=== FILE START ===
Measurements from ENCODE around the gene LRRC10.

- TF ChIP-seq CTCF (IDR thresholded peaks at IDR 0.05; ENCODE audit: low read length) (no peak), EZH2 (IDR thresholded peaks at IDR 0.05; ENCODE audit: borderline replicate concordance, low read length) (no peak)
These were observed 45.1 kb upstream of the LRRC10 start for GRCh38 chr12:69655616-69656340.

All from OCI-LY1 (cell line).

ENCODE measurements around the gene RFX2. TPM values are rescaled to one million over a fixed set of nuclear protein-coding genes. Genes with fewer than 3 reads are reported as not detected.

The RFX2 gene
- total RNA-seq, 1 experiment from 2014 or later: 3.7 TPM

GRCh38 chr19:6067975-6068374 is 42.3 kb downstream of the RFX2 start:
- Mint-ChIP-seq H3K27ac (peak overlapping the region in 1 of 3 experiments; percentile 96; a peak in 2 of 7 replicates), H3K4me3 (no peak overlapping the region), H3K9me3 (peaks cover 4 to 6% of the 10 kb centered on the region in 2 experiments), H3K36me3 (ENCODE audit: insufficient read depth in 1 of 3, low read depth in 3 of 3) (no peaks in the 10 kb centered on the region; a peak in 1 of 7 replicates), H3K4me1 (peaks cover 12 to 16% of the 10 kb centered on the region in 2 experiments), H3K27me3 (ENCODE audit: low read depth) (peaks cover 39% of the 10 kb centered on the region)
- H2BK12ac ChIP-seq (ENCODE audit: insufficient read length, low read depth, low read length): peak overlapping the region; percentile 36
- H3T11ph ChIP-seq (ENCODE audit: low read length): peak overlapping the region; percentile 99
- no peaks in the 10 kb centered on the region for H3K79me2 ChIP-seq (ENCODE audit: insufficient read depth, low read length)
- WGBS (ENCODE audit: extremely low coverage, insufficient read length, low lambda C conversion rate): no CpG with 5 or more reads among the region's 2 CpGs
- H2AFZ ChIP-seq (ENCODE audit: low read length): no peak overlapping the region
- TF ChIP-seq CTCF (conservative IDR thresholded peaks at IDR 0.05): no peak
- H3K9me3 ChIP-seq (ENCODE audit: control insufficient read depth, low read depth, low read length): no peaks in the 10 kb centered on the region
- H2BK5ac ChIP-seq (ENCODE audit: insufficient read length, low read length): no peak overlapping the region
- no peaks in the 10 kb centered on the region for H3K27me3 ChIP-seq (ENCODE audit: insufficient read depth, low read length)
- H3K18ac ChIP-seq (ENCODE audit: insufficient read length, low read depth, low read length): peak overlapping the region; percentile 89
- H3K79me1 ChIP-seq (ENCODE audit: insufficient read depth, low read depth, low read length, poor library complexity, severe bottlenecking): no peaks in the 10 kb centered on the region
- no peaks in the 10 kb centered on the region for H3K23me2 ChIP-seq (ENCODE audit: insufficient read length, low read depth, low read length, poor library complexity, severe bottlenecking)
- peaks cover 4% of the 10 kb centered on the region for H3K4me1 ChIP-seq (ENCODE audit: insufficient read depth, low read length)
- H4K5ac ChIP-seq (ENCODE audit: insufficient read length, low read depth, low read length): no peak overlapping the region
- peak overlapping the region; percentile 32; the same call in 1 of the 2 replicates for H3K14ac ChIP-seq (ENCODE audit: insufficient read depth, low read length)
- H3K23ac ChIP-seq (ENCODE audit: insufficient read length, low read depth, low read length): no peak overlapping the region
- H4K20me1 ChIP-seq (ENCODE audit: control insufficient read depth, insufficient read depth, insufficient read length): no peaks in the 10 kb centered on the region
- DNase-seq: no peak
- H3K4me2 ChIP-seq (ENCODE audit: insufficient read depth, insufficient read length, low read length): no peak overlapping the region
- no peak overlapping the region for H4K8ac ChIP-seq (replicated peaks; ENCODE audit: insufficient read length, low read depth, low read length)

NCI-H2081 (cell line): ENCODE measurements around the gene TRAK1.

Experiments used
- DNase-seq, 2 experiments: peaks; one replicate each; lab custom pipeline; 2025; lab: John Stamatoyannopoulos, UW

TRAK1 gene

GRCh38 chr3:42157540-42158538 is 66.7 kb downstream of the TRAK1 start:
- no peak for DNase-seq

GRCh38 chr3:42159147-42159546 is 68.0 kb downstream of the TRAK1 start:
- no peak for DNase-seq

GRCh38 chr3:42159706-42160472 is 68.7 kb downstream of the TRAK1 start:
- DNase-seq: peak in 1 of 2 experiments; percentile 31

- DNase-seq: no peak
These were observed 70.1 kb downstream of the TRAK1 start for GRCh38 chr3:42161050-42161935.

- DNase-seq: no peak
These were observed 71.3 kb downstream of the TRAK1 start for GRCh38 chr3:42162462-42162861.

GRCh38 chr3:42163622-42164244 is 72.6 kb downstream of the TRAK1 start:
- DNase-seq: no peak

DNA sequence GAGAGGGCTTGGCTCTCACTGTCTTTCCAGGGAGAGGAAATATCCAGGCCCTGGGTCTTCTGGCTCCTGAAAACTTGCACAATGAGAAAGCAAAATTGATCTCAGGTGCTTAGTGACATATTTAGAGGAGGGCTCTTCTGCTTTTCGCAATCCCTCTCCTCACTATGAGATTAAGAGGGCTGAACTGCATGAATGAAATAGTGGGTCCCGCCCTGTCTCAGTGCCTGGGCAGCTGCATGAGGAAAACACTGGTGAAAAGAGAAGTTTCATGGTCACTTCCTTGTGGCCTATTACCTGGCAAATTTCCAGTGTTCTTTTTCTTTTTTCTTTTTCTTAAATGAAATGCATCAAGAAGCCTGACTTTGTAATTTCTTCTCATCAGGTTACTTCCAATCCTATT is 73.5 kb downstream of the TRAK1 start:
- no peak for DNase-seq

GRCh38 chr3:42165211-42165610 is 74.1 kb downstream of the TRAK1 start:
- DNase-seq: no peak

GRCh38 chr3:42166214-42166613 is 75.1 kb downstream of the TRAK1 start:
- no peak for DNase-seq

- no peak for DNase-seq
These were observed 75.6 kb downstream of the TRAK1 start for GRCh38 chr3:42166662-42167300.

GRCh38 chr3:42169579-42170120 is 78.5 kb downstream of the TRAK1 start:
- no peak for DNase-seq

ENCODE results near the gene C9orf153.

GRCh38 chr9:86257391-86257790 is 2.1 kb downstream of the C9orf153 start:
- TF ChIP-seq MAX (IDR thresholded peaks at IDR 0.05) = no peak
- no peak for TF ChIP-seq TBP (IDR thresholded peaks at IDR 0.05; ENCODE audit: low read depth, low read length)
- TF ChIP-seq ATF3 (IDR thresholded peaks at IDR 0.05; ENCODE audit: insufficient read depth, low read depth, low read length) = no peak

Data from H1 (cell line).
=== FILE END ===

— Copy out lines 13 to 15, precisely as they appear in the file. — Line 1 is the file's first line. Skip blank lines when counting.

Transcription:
- WGBS (ENCODE audit: extremely low coverage, insufficient read length, low lambda C conversion rate): no CpG with 5 or more reads among the region's 2 CpGs
- H2AFZ ChIP-seq (ENCODE audit: low read length): no peak overlapping the region
- TF ChIP-seq CTCF (conservative IDR thresholded peaks at IDR 0.05): no peak